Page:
Eliminating job candidates starts with looking at their CVs, which means a minor detail or typo may blow your chances of getting the job you really want. For getting a job you should have to know the Things you should avoid when looking for a new job.
BE CAREFUL WITH YOUR EMAILS
Having an email like ‘firstname.lastname@example.org’ may not be the best idea if you’re trying to enter the job market. Always keep a professional email for that purpose.
If you have time gaps in your CV where you were jobless, you must explain what you were doing instead.
It’s important to be honest when explaining why you were unemployed, whether you were staying at home to look after your children or getting a degree.
Companies are not fond of people who are unemployed for long periods of time, so it’s important you try to do some freelancing or volunteering that may add to your working experience when you find yourself jobless.
If you swap jobs frequently, you must explain why that happens otherwise you’ll be thought of as an unstable employee.
Typos are a big no-no when it comes to CVs. Most companies will not tolerate these types of mistakes!
This rule applies to the ones who’ve already secured a job interview. Make sure you dress appropriately as dress code matters is very important in most workplaces.
Adding your social media platforms to your CV is standard these days, but make sure you don’t have anything compromising there as your potential boss will most likely want to know what you’re up to.
Check your Linkedin profile so that it matches your CV, that way you won’t have to answer any questions about discrepancies.
TOO MANY JOBS
If you’re overqualified for the job you’re applying, it’s important to explain the reasons behind your application.
SENDING DIFFERENT CVS TO THE SAME COMPANY
It is very rare that someone is qualified for two different jobs at the same company, so make sure you only apply to the one you know is right for you.
The fact that you send several CVs to the same company will damage your credibility.
The fact that you were the best basketball player at your high school probably won’t matter on your job application, unless you’re applying to a sports-related position.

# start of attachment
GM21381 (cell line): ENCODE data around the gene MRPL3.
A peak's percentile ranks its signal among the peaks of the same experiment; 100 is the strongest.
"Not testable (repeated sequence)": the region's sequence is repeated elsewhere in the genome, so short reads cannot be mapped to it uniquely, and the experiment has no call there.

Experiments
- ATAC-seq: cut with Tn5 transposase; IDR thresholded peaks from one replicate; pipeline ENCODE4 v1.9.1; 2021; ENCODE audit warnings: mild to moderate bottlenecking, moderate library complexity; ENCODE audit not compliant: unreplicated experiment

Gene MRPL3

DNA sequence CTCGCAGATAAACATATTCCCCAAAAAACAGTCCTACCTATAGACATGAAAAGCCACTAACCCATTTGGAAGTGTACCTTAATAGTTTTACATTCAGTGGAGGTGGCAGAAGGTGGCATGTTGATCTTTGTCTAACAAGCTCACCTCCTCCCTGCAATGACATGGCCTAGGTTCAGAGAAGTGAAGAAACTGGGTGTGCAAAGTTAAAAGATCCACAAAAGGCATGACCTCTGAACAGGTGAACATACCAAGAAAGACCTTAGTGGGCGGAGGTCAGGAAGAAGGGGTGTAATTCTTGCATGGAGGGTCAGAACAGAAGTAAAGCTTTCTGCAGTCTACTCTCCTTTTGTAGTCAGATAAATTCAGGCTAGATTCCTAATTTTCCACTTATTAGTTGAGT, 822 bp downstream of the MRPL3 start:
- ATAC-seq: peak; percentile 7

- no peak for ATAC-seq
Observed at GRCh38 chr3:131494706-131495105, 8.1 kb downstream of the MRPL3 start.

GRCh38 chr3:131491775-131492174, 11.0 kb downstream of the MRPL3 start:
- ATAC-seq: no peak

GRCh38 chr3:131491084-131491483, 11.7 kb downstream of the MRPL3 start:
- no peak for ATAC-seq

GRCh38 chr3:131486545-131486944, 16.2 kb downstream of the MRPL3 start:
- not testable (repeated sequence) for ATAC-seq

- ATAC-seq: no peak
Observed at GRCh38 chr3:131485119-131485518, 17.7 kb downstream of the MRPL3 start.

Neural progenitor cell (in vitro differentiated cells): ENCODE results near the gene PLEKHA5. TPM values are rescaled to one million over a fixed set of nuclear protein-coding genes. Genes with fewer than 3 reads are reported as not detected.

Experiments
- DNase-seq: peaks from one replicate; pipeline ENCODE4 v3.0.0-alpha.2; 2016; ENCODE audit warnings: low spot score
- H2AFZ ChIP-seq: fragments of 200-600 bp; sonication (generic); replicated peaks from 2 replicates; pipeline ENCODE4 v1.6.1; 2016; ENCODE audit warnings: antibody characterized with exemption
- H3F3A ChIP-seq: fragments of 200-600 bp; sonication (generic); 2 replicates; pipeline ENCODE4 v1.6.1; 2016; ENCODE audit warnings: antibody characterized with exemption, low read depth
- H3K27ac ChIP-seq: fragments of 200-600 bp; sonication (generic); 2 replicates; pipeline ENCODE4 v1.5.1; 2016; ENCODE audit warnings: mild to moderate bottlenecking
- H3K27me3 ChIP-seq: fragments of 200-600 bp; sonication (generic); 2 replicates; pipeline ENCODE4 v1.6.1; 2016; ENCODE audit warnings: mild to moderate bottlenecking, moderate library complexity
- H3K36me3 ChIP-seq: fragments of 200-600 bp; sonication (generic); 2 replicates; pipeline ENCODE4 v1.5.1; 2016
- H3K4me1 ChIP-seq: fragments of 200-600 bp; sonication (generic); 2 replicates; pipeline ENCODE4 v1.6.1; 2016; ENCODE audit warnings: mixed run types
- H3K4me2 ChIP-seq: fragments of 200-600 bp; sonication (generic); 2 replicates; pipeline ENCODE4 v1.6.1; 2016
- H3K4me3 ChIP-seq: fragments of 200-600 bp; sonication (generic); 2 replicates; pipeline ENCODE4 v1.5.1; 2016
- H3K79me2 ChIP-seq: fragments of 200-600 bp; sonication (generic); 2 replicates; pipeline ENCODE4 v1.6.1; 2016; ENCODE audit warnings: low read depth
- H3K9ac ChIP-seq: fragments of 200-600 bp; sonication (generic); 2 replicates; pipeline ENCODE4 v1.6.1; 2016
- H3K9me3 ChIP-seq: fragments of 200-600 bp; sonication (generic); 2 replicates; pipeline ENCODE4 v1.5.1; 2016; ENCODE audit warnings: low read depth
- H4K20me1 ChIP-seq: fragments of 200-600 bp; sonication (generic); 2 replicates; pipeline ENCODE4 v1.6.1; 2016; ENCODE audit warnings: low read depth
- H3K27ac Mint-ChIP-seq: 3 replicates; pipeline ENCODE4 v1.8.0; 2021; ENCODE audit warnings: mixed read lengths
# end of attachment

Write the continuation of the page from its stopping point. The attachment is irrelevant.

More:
If you’re applying for a job in America, forget adding your hobbies to your CV. Companies are usually not interested in what you do during your free time and it may cost you a job.
However, the opposite happens in Europe. Details regarding your hobbies may be questioned at a job interview.
Is there discrimination regarding age? In some cases, yes. So it’s best if you leave the date you finished your studies out of your CV.
It might be a good idea to ignore information about a job you did over 20 years ago, as it has probably become obsolete.
Mentioning in your CV how much you made at your previous job is irrelevant. The money conversation will always happen during interviews.
Using expressions like ‘self-taught’ or ‘guru’ may not be the best idea. Be humble and let your resume speak for itself.
Fonts like Times New Roman may not be the best idea. Opt for Arial instead.
Don’t list every single thing you can do, as it may come across like you’re just trying to impress the employer instead of describing your actual skills.
In Europe, it’s common practice to include a picture in your CV, but the same does not happen in the US.
If you were a bartender, don’t try to exaggerate it by saying you provided a unique customer service experience. Keep it simple!
The ideal resume must be one page long at maximum and it must be easy to read. Even the CEOs of the biggest companies in the world follow that rule!
Nobody really cares that you know how to use Microsoft Word. How else would you have done your CV anyway?!
If a company asks for a specific job licence or proof of residency, make sure you include those as it will surely increase your chances of getting the job.